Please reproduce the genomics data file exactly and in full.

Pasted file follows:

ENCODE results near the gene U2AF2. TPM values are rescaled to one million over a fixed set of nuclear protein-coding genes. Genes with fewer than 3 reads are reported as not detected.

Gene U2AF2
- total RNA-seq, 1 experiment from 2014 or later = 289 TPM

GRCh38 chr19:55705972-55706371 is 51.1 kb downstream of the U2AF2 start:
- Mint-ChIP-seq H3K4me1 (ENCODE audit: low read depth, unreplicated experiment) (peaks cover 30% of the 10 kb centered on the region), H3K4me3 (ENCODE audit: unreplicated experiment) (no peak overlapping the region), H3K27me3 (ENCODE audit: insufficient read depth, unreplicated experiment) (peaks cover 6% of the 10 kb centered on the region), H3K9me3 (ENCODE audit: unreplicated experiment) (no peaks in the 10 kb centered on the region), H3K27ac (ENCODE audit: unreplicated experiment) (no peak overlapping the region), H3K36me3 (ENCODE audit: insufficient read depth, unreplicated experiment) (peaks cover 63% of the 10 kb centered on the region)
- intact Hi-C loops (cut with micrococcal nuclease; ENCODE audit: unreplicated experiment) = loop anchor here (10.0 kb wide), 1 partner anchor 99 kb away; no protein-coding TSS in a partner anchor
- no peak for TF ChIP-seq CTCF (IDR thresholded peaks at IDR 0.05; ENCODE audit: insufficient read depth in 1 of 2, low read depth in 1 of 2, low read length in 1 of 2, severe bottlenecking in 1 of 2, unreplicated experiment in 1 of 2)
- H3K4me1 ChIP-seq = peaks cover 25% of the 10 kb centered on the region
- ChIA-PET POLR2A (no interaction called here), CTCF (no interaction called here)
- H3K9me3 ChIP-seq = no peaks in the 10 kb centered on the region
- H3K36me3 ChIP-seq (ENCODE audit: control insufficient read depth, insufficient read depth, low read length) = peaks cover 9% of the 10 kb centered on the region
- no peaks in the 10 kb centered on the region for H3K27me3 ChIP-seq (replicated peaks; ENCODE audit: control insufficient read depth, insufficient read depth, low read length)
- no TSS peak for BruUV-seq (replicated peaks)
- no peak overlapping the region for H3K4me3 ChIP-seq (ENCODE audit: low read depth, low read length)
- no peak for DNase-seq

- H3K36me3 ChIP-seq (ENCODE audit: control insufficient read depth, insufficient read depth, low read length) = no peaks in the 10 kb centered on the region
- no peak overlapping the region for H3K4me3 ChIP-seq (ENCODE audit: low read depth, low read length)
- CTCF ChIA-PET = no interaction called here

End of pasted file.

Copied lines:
ENCODE results near the gene U2AF2. TPM values are rescaled to one million over a fixed set of nuclear protein-coding genes. Genes with fewer than 3 reads are reported as not detected.

Gene U2AF2
- total RNA-seq, 1 experiment from 2014 or later = 289 TPM

GRCh38 chr19:55705972-55706371 is 51.1 kb downstream of the U2AF2 start:
- Mint-ChIP-seq H3K4me1 (ENCODE audit: low read depth, unreplicated experiment) (peaks cover 30% of the 10 kb centered on the region), H3K4me3 (ENCODE audit: unreplicated experiment) (no peak overlapping the region), H3K27me3 (ENCODE audit: insufficient read depth, unreplicated experiment) (peaks cover 6% of the 10 kb centered on the region), H3K9me3 (ENCODE audit: unreplicated experiment) (no peaks in the 10 kb centered on the region), H3K27ac (ENCODE audit: unreplicated experiment) (no peak overlapping the region), H3K36me3 (ENCODE audit: insufficient read depth, unreplicated experiment) (peaks cover 63% of the 10 kb centered on the region)
- intact Hi-C loops (cut with micrococcal nuclease; ENCODE audit: unreplicated experiment) = loop anchor here (10.0 kb wide), 1 partner anchor 99 kb away; no protein-coding TSS in a partner anchor
- no peak for TF ChIP-seq CTCF (IDR thresholded peaks at IDR 0.05; ENCODE audit: insufficient read depth in 1 of 2, low read depth in 1 of 2, low read length in 1 of 2, severe bottlenecking in 1 of 2, unreplicated experiment in 1 of 2)
- H3K4me1 ChIP-seq = peaks cover 25% of the 10 kb centered on the region
- ChIA-PET POLR2A (no interaction called here), CTCF (no interaction called here)
- H3K9me3 ChIP-seq = no peaks in the 10 kb centered on the region
- H3K36me3 ChIP-seq (ENCODE audit: control insufficient read depth, insufficient read depth, low read length) = peaks cover 9% of the 10 kb centered on the region
- no peaks in the 10 kb centered on the region for H3K27me3 ChIP-seq (replicated peaks; ENCODE audit: control insufficient read depth, insufficient read depth, low read length)
- no TSS peak for BruUV-seq (replicated peaks)
- no peak overlapping the region for H3K4me3 ChIP-seq (ENCODE audit: low read depth, low read length)
- no peak for DNase-seq

- H3K36me3 ChIP-seq (ENCODE audit: control insufficient read depth, insufficient read depth, low read length) = no peaks in the 10 kb centered on the region
- no peak overlapping the region for H3K4me3 ChIP-seq (ENCODE audit: low read depth, low read length)
- CTCF ChIA-PET = no interaction called here